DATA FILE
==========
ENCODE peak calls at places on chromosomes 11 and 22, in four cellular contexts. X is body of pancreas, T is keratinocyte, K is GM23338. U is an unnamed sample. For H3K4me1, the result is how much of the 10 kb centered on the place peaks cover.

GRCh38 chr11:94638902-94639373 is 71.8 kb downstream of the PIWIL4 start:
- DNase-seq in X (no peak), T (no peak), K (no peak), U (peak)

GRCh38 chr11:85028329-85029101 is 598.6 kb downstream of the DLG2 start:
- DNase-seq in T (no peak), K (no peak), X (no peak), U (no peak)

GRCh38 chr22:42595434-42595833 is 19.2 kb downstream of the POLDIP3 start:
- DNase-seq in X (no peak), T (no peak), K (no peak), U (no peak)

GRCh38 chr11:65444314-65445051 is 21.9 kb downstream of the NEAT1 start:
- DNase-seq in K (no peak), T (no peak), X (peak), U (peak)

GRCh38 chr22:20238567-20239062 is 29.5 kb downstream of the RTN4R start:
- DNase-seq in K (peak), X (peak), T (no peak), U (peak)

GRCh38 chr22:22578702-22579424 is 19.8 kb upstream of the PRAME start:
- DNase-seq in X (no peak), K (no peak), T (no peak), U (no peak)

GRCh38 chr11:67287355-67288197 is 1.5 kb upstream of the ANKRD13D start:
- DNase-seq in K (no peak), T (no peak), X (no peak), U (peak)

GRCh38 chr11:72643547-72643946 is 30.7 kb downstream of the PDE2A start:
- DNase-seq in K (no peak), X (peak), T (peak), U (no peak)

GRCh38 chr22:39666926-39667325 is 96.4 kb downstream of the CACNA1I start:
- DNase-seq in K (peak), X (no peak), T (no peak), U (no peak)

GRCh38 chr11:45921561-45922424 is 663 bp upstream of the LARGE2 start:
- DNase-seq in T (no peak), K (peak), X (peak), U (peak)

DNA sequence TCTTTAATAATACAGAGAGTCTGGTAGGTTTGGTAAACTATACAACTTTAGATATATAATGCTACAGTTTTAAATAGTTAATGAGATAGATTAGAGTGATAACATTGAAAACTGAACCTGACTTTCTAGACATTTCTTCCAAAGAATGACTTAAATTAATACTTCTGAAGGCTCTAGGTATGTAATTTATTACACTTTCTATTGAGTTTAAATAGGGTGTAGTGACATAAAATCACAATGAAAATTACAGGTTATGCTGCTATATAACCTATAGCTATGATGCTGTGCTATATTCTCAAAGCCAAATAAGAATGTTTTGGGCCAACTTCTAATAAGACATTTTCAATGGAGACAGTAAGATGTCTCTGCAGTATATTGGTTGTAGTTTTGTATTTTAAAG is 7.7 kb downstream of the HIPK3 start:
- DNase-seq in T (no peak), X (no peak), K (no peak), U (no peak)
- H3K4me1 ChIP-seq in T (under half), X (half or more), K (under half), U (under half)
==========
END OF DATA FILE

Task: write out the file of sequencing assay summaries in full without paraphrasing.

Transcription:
ENCODE peak calls at places on chromosomes 11 and 22, in four cellular contexts. X is body of pancreas, T is keratinocyte, K is GM23338. U is an unnamed sample. For H3K4me1, the result is how much of the 10 kb centered on the place peaks cover.

GRCh38 chr11:94638902-94639373 is 71.8 kb downstream of the PIWIL4 start:
- DNase-seq in X (no peak), T (no peak), K (no peak), U (peak)

GRCh38 chr11:85028329-85029101 is 598.6 kb downstream of the DLG2 start:
- DNase-seq in T (no peak), K (no peak), X (no peak), U (no peak)

GRCh38 chr22:42595434-42595833 is 19.2 kb downstream of the POLDIP3 start:
- DNase-seq in X (no peak), T (no peak), K (no peak), U (no peak)

GRCh38 chr11:65444314-65445051 is 21.9 kb downstream of the NEAT1 start:
- DNase-seq in K (no peak), T (no peak), X (peak), U (peak)

GRCh38 chr22:20238567-20239062 is 29.5 kb downstream of the RTN4R start:
- DNase-seq in K (peak), X (peak), T (no peak), U (peak)

GRCh38 chr22:22578702-22579424 is 19.8 kb upstream of the PRAME start:
- DNase-seq in X (no peak), K (no peak), T (no peak), U (no peak)

GRCh38 chr11:67287355-67288197 is 1.5 kb upstream of the ANKRD13D start:
- DNase-seq in K (no peak), T (no peak), X (no peak), U (peak)

GRCh38 chr11:72643547-72643946 is 30.7 kb downstream of the PDE2A start:
- DNase-seq in K (no peak), X (peak), T (peak), U (no peak)

GRCh38 chr22:39666926-39667325 is 96.4 kb downstream of the CACNA1I start:
- DNase-seq in K (peak), X (no peak), T (no peak), U (no peak)

GRCh38 chr11:45921561-45922424 is 663 bp upstream of the LARGE2 start:
- DNase-seq in T (no peak), K (peak), X (peak), U (peak)

DNA sequence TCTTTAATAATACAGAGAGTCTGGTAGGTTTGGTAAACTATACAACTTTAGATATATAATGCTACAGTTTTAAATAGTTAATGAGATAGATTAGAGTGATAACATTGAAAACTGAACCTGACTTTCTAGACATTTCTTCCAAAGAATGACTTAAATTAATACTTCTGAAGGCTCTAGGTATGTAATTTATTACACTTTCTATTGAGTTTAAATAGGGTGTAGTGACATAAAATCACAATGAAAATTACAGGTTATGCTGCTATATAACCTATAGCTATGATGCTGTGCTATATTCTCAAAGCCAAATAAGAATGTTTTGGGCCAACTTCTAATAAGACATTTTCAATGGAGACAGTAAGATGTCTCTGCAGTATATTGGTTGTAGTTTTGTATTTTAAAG is 7.7 kb downstream of the HIPK3 start:
- DNase-seq in T (no peak), X (no peak), K (no peak), U (no peak)
- H3K4me1 ChIP-seq in T (under half), X (half or more), K (under half), U (under half)